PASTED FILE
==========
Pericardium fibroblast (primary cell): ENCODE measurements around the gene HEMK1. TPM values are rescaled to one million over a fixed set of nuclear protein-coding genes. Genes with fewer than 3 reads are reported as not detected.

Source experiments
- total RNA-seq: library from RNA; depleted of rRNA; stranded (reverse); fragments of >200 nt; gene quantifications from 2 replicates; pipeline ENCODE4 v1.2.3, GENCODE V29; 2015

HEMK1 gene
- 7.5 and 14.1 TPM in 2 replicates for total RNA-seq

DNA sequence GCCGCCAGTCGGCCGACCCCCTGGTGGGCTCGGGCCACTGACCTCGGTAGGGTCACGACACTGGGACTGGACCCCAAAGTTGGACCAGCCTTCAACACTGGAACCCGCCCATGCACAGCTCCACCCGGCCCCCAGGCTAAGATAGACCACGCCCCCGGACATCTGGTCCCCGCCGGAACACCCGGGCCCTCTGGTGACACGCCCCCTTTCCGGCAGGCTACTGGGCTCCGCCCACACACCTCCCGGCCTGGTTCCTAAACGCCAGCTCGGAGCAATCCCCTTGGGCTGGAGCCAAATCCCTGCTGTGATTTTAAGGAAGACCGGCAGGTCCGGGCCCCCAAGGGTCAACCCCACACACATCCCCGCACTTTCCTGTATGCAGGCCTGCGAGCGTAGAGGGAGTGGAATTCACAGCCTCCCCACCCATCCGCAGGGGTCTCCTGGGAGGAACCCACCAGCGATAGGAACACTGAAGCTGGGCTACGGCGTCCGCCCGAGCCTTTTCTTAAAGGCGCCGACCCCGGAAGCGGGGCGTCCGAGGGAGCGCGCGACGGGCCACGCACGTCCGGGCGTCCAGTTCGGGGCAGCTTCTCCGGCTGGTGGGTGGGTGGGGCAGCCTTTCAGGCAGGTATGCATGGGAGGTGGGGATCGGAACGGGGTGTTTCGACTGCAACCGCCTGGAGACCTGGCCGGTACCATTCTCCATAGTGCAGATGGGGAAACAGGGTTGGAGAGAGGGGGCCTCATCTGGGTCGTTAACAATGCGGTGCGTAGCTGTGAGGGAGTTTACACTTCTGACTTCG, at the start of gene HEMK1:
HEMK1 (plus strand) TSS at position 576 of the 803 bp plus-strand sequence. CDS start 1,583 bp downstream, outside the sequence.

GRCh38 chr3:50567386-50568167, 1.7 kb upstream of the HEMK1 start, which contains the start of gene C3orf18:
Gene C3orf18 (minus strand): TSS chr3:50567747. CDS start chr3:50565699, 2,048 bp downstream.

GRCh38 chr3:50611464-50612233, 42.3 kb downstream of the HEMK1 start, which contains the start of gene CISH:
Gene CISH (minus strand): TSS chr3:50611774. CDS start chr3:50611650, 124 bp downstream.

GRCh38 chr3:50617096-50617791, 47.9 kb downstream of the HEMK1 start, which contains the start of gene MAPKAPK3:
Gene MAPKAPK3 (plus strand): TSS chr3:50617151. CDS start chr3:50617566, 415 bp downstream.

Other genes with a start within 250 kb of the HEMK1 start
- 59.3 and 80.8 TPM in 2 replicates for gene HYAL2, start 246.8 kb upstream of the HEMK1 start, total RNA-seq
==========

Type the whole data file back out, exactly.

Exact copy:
Pericardium fibroblast (primary cell): ENCODE measurements around the gene HEMK1. TPM values are rescaled to one million over a fixed set of nuclear protein-coding genes. Genes with fewer than 3 reads are reported as not detected.

Source experiments
- total RNA-seq: library from RNA; depleted of rRNA; stranded (reverse); fragments of >200 nt; gene quantifications from 2 replicates; pipeline ENCODE4 v1.2.3, GENCODE V29; 2015

HEMK1 gene
- 7.5 and 14.1 TPM in 2 replicates for total RNA-seq

DNA sequence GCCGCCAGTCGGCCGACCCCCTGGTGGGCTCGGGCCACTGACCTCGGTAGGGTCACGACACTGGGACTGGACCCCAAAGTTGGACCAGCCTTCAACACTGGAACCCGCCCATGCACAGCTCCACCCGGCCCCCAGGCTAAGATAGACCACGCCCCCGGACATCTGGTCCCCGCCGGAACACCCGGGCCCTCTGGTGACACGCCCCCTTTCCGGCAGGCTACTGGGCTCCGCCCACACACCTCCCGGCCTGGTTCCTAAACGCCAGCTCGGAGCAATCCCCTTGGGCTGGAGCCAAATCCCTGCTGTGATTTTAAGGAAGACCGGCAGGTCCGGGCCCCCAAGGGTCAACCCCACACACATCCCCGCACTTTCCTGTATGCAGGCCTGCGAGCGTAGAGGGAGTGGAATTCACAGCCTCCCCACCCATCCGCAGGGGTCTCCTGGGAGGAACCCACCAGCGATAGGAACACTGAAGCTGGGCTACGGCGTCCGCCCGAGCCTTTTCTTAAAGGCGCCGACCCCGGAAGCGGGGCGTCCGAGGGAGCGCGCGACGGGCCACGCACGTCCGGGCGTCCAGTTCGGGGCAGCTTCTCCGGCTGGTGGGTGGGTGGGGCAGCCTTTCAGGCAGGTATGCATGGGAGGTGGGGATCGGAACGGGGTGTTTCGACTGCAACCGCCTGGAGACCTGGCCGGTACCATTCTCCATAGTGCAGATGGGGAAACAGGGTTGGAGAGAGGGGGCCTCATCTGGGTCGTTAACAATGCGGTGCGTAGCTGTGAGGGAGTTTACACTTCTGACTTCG, at the start of gene HEMK1:
HEMK1 (plus strand) TSS at position 576 of the 803 bp plus-strand sequence. CDS start 1,583 bp downstream, outside the sequence.

GRCh38 chr3:50567386-50568167, 1.7 kb upstream of the HEMK1 start, which contains the start of gene C3orf18:
Gene C3orf18 (minus strand): TSS chr3:50567747. CDS start chr3:50565699, 2,048 bp downstream.

GRCh38 chr3:50611464-50612233, 42.3 kb downstream of the HEMK1 start, which contains the start of gene CISH:
Gene CISH (minus strand): TSS chr3:50611774. CDS start chr3:50611650, 124 bp downstream.

GRCh38 chr3:50617096-50617791, 47.9 kb downstream of the HEMK1 start, which contains the start of gene MAPKAPK3:
Gene MAPKAPK3 (plus strand): TSS chr3:50617151. CDS start chr3:50617566, 415 bp downstream.

Other genes with a start within 250 kb of the HEMK1 start
- 59.3 and 80.8 TPM in 2 replicates for gene HYAL2, start 246.8 kb upstream of the HEMK1 start, total RNA-seq